Varnava I
Archbishop of Peć, Metropolitan of Belgrade and Karlovci, and Serbian Patriarch
BASA 1318K-1-5896 Serbian patriarch Varnava-Belgrade,14Dec1932.jpg
ChurchSerbian Orthodox Church
InstalledMay 12, 1930
Term endedJuly 23, 1937
PredecessorDimitrije I
SuccessorGavrilo V
Personal details
Birth namePetar Rosić
BornSeptember 11, 1880
Pljevlja, Ottoman Empire
DiedJuly 23, 1937(1937-07-23) (aged 56)
Belgrade, Yugoslavia
Styles of
Serbian Patriarch Varnava I
Reference styleHis Holiness
Spoken styleYour Holiness
Religious stylePatriarch
Posthumous styleHis Holiness Patriarch Varnava I of Blessed Repose

Varnava Rosić (Serbian Cyrillic: Варнава Росић) was the Patriarch of the Serbian Orthodox Church from 1930 to 1937.[1] He was born Petar Rosić in Pljevlja, belonging at that time to the Ottoman Empire, on August 29, 1880.


Since Metropolitan Parthenios of Debar and Veles (1907-1913) was frequently absent from his eparchy serving as a member of Holy Synod in Constantinople, it was decided that an auxiliary bishop should be appointed for administration of the eparchy. By that time, Varnava Rosić was serving as a Serbian Orthodox priest in Constantinople and he was chosen and consecrated as bishop on 10 April 1910 in the Patriarchal Church of Saint George. As an auxiliary bishop serving in the Eparchy of Debar and Veles, he welcomed the liberation of that region from Turkish rule in 1912 and annexation to the Kingdom of Serbia. Metropolitan Parthenios was finally transferred to another eparchy in 1913, and bishop Varnava was left in charge not only in the Eparchy of Debar and Veles, since administration of other ecclesiastical territories annexed to Kingdom of Serbia was also entrusted to him.

During First World War, upon the Bulgarian occupation of southern parts of Kingdom of Serbia in 1915, he had to leave his eparchy, returning after liberation in 1918. In 1920, he was elected Metropolitan of Skopje, and served in that eparchy until 1930, when he became new Serbian Patriarch.

During the office of Varnava, the dioceses of Zagreb and Mukacheve were formed. Between 1931 and 1937, the Serbian Church consisted of 27 dioceses and a vicarate in Skadar, Albania. Church life was on the move in all regions. Many monasteries, churches and church buildings were erected, some of these being the present Patriarchate building in Belgrade, Vavedenje Monastery, etc. The construction of the edifice of the great Temple of Saint Sava was initiated in Belgrade (one of the largest churches in the world).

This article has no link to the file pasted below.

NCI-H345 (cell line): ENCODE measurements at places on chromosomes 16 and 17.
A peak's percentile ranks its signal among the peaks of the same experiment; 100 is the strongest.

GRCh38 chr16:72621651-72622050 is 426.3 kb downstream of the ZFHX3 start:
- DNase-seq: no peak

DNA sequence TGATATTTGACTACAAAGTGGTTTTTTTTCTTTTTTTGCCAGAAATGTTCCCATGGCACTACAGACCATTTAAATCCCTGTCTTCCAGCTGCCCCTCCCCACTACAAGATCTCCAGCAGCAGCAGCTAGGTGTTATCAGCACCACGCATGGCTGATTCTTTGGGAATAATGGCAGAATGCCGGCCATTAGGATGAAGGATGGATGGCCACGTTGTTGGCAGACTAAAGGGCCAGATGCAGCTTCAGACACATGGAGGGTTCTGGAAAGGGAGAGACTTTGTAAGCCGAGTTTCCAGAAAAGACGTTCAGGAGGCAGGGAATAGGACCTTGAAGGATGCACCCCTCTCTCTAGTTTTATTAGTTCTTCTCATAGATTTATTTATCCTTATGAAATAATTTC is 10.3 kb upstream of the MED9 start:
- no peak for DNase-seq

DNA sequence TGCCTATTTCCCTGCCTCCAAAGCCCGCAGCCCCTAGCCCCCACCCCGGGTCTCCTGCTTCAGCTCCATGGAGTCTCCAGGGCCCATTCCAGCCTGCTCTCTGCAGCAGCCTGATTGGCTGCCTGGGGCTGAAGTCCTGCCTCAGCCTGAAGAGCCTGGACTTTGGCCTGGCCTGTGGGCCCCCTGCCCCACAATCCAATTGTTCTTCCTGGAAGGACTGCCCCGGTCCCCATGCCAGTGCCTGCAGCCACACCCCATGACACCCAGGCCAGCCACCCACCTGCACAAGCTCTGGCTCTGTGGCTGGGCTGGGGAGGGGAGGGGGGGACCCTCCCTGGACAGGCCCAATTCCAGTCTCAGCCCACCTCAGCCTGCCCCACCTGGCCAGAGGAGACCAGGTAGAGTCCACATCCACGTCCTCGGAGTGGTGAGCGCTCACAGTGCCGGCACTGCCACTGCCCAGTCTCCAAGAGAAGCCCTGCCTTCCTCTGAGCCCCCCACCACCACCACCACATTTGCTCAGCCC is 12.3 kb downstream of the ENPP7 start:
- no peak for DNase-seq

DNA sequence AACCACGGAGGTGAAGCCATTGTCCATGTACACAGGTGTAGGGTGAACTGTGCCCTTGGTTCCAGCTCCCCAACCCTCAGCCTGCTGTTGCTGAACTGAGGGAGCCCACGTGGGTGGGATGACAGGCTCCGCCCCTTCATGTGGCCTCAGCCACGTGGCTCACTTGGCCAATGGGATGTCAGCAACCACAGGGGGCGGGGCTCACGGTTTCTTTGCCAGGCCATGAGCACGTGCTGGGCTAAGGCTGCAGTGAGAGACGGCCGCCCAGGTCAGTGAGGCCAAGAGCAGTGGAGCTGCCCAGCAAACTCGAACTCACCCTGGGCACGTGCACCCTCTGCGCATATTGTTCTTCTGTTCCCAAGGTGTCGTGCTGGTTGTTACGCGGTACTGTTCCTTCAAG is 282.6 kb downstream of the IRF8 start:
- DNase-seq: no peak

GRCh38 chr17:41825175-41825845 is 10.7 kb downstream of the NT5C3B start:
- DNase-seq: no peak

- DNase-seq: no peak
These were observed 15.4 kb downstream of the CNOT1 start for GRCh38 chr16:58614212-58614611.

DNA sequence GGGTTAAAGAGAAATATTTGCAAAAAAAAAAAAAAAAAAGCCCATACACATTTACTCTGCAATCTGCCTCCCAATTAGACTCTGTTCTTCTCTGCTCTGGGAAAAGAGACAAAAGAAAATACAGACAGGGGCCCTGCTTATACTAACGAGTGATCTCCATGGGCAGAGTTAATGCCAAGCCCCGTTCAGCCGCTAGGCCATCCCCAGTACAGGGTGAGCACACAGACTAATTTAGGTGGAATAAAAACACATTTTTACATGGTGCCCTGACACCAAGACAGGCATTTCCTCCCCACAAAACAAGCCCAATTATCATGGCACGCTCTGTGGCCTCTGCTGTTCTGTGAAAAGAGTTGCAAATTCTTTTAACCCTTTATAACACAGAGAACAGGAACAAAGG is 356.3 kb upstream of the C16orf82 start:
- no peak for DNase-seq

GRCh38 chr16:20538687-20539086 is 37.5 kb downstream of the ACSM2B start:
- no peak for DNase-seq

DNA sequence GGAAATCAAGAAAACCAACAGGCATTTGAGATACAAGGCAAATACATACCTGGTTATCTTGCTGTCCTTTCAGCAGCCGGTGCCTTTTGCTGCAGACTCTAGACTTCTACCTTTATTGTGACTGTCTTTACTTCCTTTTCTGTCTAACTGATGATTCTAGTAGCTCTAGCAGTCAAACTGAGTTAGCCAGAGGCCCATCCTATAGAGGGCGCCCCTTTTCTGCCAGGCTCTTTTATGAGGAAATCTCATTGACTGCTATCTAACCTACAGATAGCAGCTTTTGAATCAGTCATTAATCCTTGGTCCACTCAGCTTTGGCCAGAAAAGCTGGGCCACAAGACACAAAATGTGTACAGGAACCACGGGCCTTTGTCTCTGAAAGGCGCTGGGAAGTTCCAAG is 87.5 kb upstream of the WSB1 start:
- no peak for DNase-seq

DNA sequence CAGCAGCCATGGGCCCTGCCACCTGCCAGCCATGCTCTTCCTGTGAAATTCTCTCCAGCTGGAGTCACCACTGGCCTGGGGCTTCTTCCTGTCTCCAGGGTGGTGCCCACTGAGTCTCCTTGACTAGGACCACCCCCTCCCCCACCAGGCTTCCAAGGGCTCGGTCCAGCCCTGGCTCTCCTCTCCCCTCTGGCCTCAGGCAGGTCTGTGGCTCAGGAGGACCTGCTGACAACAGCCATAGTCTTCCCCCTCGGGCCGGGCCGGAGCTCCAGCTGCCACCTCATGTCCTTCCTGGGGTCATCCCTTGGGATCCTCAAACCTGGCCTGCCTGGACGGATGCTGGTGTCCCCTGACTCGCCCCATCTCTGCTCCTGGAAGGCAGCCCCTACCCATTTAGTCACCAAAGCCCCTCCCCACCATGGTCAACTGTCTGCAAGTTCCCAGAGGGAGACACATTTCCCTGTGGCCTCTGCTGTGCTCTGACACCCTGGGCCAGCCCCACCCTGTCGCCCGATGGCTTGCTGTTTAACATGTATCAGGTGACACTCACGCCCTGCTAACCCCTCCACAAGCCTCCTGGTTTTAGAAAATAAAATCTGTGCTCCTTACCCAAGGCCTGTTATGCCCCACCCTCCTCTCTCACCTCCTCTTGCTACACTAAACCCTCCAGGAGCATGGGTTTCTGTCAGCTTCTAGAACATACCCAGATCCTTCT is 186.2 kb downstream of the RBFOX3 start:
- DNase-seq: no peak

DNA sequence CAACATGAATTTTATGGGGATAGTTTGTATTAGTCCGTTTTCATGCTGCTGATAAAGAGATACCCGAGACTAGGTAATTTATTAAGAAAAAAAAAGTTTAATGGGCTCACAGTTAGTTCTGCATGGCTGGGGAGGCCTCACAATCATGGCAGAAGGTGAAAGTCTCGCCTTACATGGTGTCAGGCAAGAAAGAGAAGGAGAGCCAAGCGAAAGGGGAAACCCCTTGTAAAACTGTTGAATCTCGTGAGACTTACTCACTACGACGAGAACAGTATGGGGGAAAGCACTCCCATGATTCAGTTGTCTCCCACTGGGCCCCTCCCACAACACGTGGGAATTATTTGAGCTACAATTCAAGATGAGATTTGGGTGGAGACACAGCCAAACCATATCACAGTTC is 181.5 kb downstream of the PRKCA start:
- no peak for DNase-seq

Varnava firmly resisted the introduction of legislation giving greater privileges to the Roman Catholic Church not in Yugoslavia in general, but in Serbia in particular (hence The Concordat Crisis). He maintained that these would certainly undermine positions of both the Serbian Orthodox church and those of other faiths in the country. He died unexpectedly during the night between July 23–24, 1937 when the Concordat legislation was carried into Parliament. The Holy Synod was also against government pro-Concordat policy, and the government was soon forced to withdraw this new legislation.

Many people believed[weasel words] that Patriarch Varnava was poisoned because of his struggle against Concordat, and his death is still unresolved.

He was the great-uncle of performance artist Marina Abramović.

Patriarch Varnava was awarded Order of the White Eagle and a number of other decorations.[2]


  1. ^ Вуковић 1996, p. 50-52.
  2. ^ Acović, Dragomir (2012). Slava i čast: Odlikovanja među Srbima, Srbi među odlikovanjima. Belgrade: Službeni Glasnik. p. 94.


  • Слијепчевић, Ђоко М. (1966). Историја Српске православне цркве. књ. 2. Минхен: Искра.
  • Слијепчевић, Ђоко М. (1986). Историја Српске православне цркве. књ. 3. Келн: Искра.
  • Вуковић, Сава (1996). Српски јерарси од деветог до двадесетог века (Serbian Hierarchs from the 9th to the 20th Century). Београд: Евро.

External links

  • Prayerful remembrance of Patriarch Varnava Rosić
  • Ђоко Слијепчевић (2008). "Конкордат и смрт патријарха Варнаве". Rastko.
Eastern Orthodox Church titles
Preceded by
Vićentije Krdžić
Metropolitan of Skopje
Succeeded by
Josif Cvijović
Preceded by
Dimitrije I
Serbian Patriarch
Succeeded by
Gavrilo V